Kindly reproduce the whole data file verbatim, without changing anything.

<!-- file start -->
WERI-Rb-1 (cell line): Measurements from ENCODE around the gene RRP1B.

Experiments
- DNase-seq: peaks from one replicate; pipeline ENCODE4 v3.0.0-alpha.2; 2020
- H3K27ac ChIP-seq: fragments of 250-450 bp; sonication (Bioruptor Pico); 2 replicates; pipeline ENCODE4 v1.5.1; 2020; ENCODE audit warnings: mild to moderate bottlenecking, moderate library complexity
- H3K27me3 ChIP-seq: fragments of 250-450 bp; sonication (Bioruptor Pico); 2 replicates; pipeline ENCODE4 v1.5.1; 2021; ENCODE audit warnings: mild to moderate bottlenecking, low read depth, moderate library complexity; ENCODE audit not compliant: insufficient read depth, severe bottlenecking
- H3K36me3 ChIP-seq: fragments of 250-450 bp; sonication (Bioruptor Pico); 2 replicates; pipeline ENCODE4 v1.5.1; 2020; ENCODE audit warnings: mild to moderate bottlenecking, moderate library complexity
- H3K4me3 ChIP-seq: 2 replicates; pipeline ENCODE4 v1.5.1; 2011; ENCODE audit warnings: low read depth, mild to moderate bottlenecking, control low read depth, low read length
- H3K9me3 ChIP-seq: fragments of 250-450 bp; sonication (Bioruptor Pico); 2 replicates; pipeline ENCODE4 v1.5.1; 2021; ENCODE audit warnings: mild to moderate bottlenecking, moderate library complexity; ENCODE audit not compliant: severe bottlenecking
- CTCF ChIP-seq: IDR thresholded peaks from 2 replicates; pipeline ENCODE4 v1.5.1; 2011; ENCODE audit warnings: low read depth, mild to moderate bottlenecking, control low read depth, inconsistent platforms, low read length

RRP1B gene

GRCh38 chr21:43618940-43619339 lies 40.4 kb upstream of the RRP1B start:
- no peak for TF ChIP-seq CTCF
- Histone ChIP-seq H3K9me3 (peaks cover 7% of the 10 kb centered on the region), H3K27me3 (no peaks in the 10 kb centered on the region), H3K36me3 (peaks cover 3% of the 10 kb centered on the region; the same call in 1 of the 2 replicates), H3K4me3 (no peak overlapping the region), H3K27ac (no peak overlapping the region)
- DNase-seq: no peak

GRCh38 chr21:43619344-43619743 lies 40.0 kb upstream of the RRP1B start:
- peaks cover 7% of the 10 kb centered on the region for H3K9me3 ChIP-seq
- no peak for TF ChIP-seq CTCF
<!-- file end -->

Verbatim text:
WERI-Rb-1 (cell line): Measurements from ENCODE around the gene RRP1B.

Experiments
- DNase-seq: peaks from one replicate; pipeline ENCODE4 v3.0.0-alpha.2; 2020
- H3K27ac ChIP-seq: fragments of 250-450 bp; sonication (Bioruptor Pico); 2 replicates; pipeline ENCODE4 v1.5.1; 2020; ENCODE audit warnings: mild to moderate bottlenecking, moderate library complexity
- H3K27me3 ChIP-seq: fragments of 250-450 bp; sonication (Bioruptor Pico); 2 replicates; pipeline ENCODE4 v1.5.1; 2021; ENCODE audit warnings: mild to moderate bottlenecking, low read depth, moderate library complexity; ENCODE audit not compliant: insufficient read depth, severe bottlenecking
- H3K36me3 ChIP-seq: fragments of 250-450 bp; sonication (Bioruptor Pico); 2 replicates; pipeline ENCODE4 v1.5.1; 2020; ENCODE audit warnings: mild to moderate bottlenecking, moderate library complexity
- H3K4me3 ChIP-seq: 2 replicates; pipeline ENCODE4 v1.5.1; 2011; ENCODE audit warnings: low read depth, mild to moderate bottlenecking, control low read depth, low read length
- H3K9me3 ChIP-seq: fragments of 250-450 bp; sonication (Bioruptor Pico); 2 replicates; pipeline ENCODE4 v1.5.1; 2021; ENCODE audit warnings: mild to moderate bottlenecking, moderate library complexity; ENCODE audit not compliant: severe bottlenecking
- CTCF ChIP-seq: IDR thresholded peaks from 2 replicates; pipeline ENCODE4 v1.5.1; 2011; ENCODE audit warnings: low read depth, mild to moderate bottlenecking, control low read depth, inconsistent platforms, low read length

RRP1B gene

GRCh38 chr21:43618940-43619339 lies 40.4 kb upstream of the RRP1B start:
- no peak for TF ChIP-seq CTCF
- Histone ChIP-seq H3K9me3 (peaks cover 7% of the 10 kb centered on the region), H3K27me3 (no peaks in the 10 kb centered on the region), H3K36me3 (peaks cover 3% of the 10 kb centered on the region; the same call in 1 of the 2 replicates), H3K4me3 (no peak overlapping the region), H3K27ac (no peak overlapping the region)
- DNase-seq: no peak

GRCh38 chr21:43619344-43619743 lies 40.0 kb upstream of the RRP1B start:
- peaks cover 7% of the 10 kb centered on the region for H3K9me3 ChIP-seq
- no peak for TF ChIP-seq CTCF